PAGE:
Sex among Africans including heterosexuals is confidential, […] If I am to kiss my wife in public, I would lose an election in Uganda. Western people exhibit sexual acts in public which we don’t do here. […] You have a lot of room in your house, why don’t you go there? Sex is a bilateral issue, not a multilateral one. On protection of homosexuals, it is prudent for the West to either maintain silence on this subject or change strategy so that its strong rhetoric does not create a backlash and expose homosexuals to more discrimination, persecution, and violence. If celebration of homosexuality embodied in gay parades in Western capitals can only place African homosexuals’ lives in danger, then advocacy for this expression of tolerance becomes counterproductive. Homosexuals in Africa have graver concerns than parades to celebrate their sexual orientation; what should matter is that they feel safe on the continent and not whether this sexuality is given a Western meaning and expression. If African cultures deal with deviant sexualities and sexual orientations by mystifying them, would de-mystifying them offer security to those who express them? Rendering homosexuals visible is not exactly the best way to protect them as conspicuousness often leads to vulnerability rather than safety. It is important to let Africans themselves take the lead on the discourse on homosexuals’ rights instead of outsiders giving the impression that they are in charge of it which has led to knee jerk and usually uniformed reactions that treat homosexuals as purveyors of Western cultural imperialism. Western leaders who speak on homosexuals’ rights in Africa need to consider the irony of rendering homosexuals vulnerable in trying to protect them on a continent where bringing their sexual orientation into the public sphere can get them killed. What would happen if Africans stopped treating homosexuality as “unAfrican” and Western?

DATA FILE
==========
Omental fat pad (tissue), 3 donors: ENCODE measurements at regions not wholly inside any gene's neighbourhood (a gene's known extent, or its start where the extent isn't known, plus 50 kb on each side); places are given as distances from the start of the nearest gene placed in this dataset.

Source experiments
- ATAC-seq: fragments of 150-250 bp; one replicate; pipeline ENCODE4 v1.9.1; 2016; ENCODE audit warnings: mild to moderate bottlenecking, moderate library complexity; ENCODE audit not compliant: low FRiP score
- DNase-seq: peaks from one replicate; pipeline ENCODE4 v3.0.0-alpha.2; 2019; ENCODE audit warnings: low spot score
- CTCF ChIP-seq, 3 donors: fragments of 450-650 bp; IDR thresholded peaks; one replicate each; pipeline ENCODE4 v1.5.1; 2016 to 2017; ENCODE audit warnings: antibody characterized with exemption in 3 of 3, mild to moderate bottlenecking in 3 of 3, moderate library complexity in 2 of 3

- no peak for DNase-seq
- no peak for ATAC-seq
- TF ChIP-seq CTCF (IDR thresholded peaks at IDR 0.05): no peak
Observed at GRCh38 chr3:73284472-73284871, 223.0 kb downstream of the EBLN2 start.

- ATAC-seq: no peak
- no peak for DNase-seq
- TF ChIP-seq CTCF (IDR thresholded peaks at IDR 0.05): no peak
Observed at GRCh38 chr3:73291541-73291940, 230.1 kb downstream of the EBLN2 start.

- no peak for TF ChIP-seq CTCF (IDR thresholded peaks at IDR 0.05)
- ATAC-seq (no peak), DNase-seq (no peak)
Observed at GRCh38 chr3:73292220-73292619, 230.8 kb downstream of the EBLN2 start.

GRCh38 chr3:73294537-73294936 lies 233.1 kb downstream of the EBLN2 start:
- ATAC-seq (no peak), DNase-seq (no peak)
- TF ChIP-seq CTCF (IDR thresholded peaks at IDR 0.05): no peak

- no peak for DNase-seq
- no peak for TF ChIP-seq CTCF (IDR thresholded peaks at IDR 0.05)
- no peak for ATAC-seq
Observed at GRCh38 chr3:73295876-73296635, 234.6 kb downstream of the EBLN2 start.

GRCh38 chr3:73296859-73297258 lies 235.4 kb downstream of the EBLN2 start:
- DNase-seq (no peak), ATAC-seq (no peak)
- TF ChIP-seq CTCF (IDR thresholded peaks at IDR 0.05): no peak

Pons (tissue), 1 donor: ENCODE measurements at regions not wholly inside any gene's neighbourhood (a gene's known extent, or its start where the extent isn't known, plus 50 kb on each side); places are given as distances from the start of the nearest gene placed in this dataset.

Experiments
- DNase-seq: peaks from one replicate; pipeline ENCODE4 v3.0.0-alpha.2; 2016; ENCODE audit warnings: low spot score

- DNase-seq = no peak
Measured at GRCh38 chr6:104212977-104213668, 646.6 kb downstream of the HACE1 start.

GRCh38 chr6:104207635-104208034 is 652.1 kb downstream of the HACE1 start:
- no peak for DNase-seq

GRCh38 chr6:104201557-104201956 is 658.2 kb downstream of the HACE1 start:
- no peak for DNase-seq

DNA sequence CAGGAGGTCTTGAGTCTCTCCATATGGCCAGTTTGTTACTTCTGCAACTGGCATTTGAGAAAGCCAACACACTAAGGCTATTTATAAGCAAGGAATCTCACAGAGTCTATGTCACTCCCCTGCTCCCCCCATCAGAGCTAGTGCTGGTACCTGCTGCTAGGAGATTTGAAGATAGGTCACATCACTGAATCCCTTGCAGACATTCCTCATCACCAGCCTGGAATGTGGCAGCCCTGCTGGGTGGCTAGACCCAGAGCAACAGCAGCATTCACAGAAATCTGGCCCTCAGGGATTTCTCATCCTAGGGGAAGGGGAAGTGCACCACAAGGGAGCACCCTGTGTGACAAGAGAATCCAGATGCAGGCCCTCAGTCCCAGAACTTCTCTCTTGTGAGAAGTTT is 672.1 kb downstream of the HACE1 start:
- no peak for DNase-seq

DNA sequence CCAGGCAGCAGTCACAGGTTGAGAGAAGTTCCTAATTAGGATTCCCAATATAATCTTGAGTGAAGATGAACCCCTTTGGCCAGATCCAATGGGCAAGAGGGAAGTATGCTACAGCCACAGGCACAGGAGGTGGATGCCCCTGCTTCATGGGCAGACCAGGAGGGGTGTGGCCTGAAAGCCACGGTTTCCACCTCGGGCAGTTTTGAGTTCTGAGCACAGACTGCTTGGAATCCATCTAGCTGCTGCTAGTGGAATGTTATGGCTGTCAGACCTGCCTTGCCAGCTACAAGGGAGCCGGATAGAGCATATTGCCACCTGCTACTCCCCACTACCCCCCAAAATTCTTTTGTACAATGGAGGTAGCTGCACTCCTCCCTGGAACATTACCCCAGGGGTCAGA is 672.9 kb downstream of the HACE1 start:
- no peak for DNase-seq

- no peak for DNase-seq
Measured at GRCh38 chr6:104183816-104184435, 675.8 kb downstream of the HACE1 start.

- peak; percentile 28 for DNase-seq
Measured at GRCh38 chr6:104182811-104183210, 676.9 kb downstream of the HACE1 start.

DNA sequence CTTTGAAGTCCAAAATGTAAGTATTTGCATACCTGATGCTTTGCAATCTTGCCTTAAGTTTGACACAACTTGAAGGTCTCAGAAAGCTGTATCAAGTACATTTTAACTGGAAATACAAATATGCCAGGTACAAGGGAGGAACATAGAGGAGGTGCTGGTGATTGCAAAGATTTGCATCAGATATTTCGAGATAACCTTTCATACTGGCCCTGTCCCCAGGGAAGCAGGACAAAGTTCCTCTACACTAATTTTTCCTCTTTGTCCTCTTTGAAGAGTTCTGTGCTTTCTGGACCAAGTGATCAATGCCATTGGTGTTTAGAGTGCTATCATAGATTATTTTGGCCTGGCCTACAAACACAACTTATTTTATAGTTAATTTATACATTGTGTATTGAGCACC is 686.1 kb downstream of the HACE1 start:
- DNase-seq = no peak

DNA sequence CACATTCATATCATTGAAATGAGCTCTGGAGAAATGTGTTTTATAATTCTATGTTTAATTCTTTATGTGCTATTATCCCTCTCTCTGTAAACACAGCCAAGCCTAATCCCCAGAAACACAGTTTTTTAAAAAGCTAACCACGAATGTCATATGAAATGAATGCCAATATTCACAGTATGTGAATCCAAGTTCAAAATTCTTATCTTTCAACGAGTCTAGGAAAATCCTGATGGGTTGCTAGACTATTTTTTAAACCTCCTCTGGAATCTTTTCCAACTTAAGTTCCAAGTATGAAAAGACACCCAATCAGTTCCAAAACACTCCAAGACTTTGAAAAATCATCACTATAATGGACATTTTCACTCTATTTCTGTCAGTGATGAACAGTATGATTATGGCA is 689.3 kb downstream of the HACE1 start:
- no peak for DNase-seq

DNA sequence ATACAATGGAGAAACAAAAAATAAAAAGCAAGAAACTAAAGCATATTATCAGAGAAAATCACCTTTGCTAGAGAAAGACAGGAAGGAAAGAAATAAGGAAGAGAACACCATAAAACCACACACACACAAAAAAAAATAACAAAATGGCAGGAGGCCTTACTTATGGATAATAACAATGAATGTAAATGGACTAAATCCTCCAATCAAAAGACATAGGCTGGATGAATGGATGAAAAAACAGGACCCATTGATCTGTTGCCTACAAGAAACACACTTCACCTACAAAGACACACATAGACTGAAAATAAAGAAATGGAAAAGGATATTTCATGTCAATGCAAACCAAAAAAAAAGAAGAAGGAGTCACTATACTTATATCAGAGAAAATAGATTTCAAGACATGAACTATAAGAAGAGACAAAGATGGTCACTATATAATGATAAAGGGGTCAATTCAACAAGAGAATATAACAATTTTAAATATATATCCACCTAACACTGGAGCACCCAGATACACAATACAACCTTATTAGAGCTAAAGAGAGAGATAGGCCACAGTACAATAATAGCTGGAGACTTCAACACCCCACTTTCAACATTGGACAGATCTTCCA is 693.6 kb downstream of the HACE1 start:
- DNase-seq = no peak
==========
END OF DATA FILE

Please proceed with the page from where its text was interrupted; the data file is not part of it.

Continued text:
This piece specifically focuses on homosexuality which has drawn much attention in Africa compared to the other sexual orientations and sexualities encompassed in the LGBTQI spectrum. I use anti-homosexual instead of homophobic in order to capture the legislative dimension of negative attitudes towards homosexuality.